Quiet: The Power of Introverts in a World That Can't Stop Talking - by Susan Cain

Introversion--along with its cousins sensitivity, seriousness, and shyness--is now a second-class personality trait, somewhere between a disappointment and a pathology. Introverts living under the Extrovert Ideal are like women in a man's world, discounted because of a trait that goes to the core of who they are. Extroversion is an enormously appealing personality style, but we've turned it into an oppressive standard to which most of us feel we must conform.

Introverts are drawn to the inner world of thought and feeling, said Jung, extroverts to the external life of people and activities. Introverts focus on the meaning they make of the events swirling around them; extroverts plunge into the events themselves. Introverts recharge their batteries by being alone; extroverts need to recharge when they don't socialize enough. Introverts may have strong social skills and enjoy parties and business meetings, but after a while wish they were home in their pajamas. They prefer to devote their social energies to close friends, colleagues, and family. They listen more than they talk, think before they speak, and often feel as if they express themselves better in writing than in conversation. They tend to dislike conflict. Many have a horror of small talk, but enjoy deep discussions.

Deliberate Practice is best conducted alone for several reasons. It takes intense concentration, and other people can be distracting. It requires deep motivation, often self-generated. But most important, it involves working on the task that's most challenging to you personally. Only when you're alone, Ericsson told me, can you "go directly to the part that's challenging to you. If you want to improve what you're doing, you have to be the one who generates the move. Excessive stimulation seems to impede learning: a recent study found that people learn better after a quiet stroll through the woods than after a noisy walk down a city street.

Psychologists often discuss the difference between "temperament" and "personality." Temperament refers to inborn, biologically based behavioral and emotional patterns that are observable in infancy and early childhood; personality is the complex brew that emerges after cultural influence and personal experience are thrown into the mix. Some say that temperament is the foundation, and personality is the building. Schwartz's research suggests something important: we can stretch our personalities, but only up to a point. Our inborn temperaments influence us, regardless of the lives we lead. A sizable part of who we are is ordained by our genes, by our brains, by our nervous systems. And yet the elasticity that Schwartz found in some of the high-reactive teens also suggests the converse: we have free will and can use it to shape our personalities.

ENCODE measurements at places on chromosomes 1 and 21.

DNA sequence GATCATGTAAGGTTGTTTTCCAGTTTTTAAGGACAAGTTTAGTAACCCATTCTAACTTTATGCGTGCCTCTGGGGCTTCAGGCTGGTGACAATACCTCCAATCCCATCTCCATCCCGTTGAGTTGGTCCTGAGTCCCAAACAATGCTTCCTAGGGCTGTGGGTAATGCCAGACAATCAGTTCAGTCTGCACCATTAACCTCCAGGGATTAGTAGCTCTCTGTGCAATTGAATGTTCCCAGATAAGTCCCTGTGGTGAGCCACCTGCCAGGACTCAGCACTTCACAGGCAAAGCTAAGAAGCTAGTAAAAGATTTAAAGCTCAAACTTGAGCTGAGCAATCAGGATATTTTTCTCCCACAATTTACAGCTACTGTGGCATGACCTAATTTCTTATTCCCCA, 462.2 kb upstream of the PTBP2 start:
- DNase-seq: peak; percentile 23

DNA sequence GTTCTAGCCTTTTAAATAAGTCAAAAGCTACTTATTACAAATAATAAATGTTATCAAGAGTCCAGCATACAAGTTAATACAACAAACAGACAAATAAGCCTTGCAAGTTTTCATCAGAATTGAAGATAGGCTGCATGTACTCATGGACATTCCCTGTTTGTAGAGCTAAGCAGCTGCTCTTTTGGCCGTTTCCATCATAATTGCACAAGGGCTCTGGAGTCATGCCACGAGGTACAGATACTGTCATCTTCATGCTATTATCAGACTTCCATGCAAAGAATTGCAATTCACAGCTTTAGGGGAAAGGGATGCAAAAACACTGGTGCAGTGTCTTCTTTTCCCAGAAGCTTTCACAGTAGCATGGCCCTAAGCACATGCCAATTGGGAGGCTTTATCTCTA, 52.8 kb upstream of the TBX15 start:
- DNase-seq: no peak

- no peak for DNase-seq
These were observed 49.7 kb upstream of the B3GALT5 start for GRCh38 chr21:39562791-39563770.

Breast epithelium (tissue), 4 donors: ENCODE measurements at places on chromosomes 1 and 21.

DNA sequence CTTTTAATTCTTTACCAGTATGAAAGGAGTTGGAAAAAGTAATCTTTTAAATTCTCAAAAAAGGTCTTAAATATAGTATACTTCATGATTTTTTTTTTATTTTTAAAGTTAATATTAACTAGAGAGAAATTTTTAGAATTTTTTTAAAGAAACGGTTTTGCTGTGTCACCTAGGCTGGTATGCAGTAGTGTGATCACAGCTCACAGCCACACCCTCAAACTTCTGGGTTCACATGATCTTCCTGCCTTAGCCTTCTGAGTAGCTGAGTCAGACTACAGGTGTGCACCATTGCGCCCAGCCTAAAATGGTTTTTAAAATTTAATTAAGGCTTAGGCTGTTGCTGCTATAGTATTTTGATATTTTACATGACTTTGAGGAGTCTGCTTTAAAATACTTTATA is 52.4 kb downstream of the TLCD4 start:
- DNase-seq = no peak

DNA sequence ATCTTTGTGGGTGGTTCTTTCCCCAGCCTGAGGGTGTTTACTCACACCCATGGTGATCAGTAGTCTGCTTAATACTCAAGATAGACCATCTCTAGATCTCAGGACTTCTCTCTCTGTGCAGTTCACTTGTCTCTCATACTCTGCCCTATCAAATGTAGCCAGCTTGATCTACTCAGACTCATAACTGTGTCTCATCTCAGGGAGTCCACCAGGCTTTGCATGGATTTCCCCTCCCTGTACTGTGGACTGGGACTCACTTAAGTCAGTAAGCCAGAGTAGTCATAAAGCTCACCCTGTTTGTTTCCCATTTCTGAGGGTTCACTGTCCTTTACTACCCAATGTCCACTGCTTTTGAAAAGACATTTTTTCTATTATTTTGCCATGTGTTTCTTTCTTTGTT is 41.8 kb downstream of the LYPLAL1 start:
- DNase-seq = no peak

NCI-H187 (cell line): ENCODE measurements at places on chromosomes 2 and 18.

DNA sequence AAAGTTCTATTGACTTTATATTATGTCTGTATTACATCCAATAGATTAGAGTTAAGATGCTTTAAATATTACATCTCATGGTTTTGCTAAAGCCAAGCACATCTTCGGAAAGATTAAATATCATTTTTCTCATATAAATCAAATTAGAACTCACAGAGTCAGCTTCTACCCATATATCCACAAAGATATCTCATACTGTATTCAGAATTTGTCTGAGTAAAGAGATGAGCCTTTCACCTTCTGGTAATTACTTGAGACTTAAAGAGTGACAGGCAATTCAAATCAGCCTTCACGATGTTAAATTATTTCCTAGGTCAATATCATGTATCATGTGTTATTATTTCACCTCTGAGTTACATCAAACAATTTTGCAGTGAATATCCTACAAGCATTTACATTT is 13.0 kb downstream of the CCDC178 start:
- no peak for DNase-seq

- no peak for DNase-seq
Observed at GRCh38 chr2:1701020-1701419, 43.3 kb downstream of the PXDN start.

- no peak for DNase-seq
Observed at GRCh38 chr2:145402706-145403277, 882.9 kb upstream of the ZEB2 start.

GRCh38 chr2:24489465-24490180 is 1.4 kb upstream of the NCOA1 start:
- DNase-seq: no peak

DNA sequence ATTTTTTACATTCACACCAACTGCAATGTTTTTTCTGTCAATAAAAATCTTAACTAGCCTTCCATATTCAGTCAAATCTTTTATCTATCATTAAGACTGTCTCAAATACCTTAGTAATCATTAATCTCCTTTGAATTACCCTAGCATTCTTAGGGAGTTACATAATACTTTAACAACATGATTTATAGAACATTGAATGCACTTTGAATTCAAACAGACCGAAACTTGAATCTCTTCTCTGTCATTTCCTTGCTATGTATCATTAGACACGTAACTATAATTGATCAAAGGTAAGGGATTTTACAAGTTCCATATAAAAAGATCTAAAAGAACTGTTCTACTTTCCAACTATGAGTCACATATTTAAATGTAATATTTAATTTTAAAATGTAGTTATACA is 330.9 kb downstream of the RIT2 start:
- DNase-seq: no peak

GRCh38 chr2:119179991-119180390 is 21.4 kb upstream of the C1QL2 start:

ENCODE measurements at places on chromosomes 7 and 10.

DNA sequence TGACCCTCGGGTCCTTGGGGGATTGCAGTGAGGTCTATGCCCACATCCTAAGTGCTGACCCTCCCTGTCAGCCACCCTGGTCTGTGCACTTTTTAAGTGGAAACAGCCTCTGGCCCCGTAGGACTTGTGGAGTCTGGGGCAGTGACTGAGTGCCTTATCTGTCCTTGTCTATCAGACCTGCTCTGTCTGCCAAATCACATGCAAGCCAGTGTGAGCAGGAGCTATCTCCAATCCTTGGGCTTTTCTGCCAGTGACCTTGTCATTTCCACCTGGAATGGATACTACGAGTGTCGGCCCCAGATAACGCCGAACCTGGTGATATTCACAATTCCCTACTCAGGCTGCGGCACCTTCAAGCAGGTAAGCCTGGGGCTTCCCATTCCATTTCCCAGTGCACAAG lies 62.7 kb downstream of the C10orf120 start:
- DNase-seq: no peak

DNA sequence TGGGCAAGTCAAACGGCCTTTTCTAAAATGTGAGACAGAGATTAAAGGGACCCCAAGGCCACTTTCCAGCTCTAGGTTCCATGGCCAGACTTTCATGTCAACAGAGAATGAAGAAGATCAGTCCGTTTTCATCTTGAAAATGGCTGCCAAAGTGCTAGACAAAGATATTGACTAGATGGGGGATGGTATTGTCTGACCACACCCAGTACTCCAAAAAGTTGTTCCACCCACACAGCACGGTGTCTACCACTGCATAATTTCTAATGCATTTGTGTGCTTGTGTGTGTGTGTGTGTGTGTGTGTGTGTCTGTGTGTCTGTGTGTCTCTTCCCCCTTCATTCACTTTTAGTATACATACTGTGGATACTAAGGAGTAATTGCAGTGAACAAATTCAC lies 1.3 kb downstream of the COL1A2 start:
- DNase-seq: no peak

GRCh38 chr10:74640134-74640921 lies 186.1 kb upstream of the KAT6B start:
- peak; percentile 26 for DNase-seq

Once you understand introversion and extroversion as preferences for certain levels of stimulation, you can begin consciously trying to situate yourself in environments favorable to your own personality--neither overstimulating nor understimulating, neither boring nor anxiety-making. You can organize your life in terms of what personality psychologists call "optimal levels of arousal" and what I call "sweet spots," and by doing so feel more energetic and alive than before. Imagine how much better you'll be at this sweet-spot game once you're aware of playing it. You can set up your work, your hobbies, and your social life so that you spend as much time inside your sweet spot as possible.

Dorn has observed that her extroverted clients are more likely to be highly reward-sensitive, while the introverts are more likely to pay attention to warning signals. They're more successful at regulating their feelings of desire or excitement. They protect themselves better from the downside. "My introvert traders are much more able to say, ‘OK, Janice, I do feel these excited emotions coming up in me, but I understand that I can't act on them.' The introverts are much better at making a plan, staying with a plan, being very disciplined."

Introverts and extroverts direct their attention differently: if you leave them to their own devices, the introverts tend to sit around wondering about things, imagining things, recalling events from their past, and making plans for the future. The extroverts are more likely to focus on what's happening around them. It's as if extroverts are seeing "what is" while their introverted peers are asking "what if."

When Should you Act more Extroverted than you Really are?